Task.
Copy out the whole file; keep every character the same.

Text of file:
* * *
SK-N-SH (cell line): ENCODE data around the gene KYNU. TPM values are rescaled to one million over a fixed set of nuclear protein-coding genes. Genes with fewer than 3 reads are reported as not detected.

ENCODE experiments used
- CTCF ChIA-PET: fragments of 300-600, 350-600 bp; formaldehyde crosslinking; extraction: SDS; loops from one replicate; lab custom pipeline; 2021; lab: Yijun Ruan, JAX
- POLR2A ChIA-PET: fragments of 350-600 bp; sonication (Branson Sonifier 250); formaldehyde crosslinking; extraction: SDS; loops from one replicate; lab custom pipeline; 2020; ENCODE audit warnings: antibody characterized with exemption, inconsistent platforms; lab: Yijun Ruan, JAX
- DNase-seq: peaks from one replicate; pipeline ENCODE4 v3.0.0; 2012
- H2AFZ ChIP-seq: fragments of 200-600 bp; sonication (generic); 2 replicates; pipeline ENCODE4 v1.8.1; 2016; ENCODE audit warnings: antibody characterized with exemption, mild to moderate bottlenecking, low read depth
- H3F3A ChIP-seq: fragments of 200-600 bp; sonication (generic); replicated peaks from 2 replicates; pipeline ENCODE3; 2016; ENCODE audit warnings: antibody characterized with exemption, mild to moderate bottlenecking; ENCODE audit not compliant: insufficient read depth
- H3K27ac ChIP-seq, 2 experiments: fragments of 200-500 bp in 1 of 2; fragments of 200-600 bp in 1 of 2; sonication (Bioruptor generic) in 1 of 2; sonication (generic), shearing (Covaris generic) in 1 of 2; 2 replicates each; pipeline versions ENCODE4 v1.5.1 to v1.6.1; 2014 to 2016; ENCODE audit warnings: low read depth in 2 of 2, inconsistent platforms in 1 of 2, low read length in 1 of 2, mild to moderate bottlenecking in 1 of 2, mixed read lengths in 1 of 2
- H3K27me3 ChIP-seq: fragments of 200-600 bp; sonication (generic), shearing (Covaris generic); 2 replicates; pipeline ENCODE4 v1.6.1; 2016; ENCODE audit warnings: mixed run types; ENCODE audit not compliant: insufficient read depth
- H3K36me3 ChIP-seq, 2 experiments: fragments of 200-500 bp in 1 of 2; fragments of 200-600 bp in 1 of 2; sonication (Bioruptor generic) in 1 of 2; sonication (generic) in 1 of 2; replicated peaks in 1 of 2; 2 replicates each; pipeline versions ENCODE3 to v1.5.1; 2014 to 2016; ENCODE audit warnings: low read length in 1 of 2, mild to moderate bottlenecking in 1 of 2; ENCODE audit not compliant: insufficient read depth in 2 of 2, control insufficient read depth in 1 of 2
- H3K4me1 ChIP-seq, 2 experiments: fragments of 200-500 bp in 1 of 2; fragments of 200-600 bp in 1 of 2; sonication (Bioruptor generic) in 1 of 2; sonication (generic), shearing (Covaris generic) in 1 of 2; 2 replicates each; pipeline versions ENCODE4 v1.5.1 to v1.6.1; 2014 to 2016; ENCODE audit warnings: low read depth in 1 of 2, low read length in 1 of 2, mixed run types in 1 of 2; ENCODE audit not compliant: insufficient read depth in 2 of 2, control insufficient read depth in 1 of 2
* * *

SK-N-SH (cell line): ENCODE data around the gene KYNU. TPM values are rescaled to one million over a fixed set of nuclear protein-coding genes. Genes with fewer than 3 reads are reported as not detected.

ENCODE experiments used
- CTCF ChIA-PET: fragments of 300-600, 350-600 bp; formaldehyde crosslinking; extraction: SDS; loops from one replicate; lab custom pipeline; 2021; lab: Yijun Ruan, JAX
- POLR2A ChIA-PET: fragments of 350-600 bp; sonication (Branson Sonifier 250); formaldehyde crosslinking; extraction: SDS; loops from one replicate; lab custom pipeline; 2020; ENCODE audit warnings: antibody characterized with exemption, inconsistent platforms; lab: Yijun Ruan, JAX
- DNase-seq: peaks from one replicate; pipeline ENCODE4 v3.0.0; 2012
- H2AFZ ChIP-seq: fragments of 200-600 bp; sonication (generic); 2 replicates; pipeline ENCODE4 v1.8.1; 2016; ENCODE audit warnings: antibody characterized with exemption, mild to moderate bottlenecking, low read depth
- H3F3A ChIP-seq: fragments of 200-600 bp; sonication (generic); replicated peaks from 2 replicates; pipeline ENCODE3; 2016; ENCODE audit warnings: antibody characterized with exemption, mild to moderate bottlenecking; ENCODE audit not compliant: insufficient read depth
- H3K27ac ChIP-seq, 2 experiments: fragments of 200-500 bp in 1 of 2; fragments of 200-600 bp in 1 of 2; sonication (Bioruptor generic) in 1 of 2; sonication (generic), shearing (Covaris generic) in 1 of 2; 2 replicates each; pipeline versions ENCODE4 v1.5.1 to v1.6.1; 2014 to 2016; ENCODE audit warnings: low read depth in 2 of 2, inconsistent platforms in 1 of 2, low read length in 1 of 2, mild to moderate bottlenecking in 1 of 2, mixed read lengths in 1 of 2
- H3K27me3 ChIP-seq: fragments of 200-600 bp; sonication (generic), shearing (Covaris generic); 2 replicates; pipeline ENCODE4 v1.6.1; 2016; ENCODE audit warnings: mixed run types; ENCODE audit not compliant: insufficient read depth
- H3K36me3 ChIP-seq, 2 experiments: fragments of 200-500 bp in 1 of 2; fragments of 200-600 bp in 1 of 2; sonication (Bioruptor generic) in 1 of 2; sonication (generic) in 1 of 2; replicated peaks in 1 of 2; 2 replicates each; pipeline versions ENCODE3 to v1.5.1; 2014 to 2016; ENCODE audit warnings: low read length in 1 of 2, mild to moderate bottlenecking in 1 of 2; ENCODE audit not compliant: insufficient read depth in 2 of 2, control insufficient read depth in 1 of 2
- H3K4me1 ChIP-seq, 2 experiments: fragments of 200-500 bp in 1 of 2; fragments of 200-600 bp in 1 of 2; sonication (Bioruptor generic) in 1 of 2; sonication (generic), shearing (Covaris generic) in 1 of 2; 2 replicates each; pipeline versions ENCODE4 v1.5.1 to v1.6.1; 2014 to 2016; ENCODE audit warnings: low read depth in 1 of 2, low read length in 1 of 2, mixed run types in 1 of 2; ENCODE audit not compliant: insufficient read depth in 2 of 2, control insufficient read depth in 1 of 2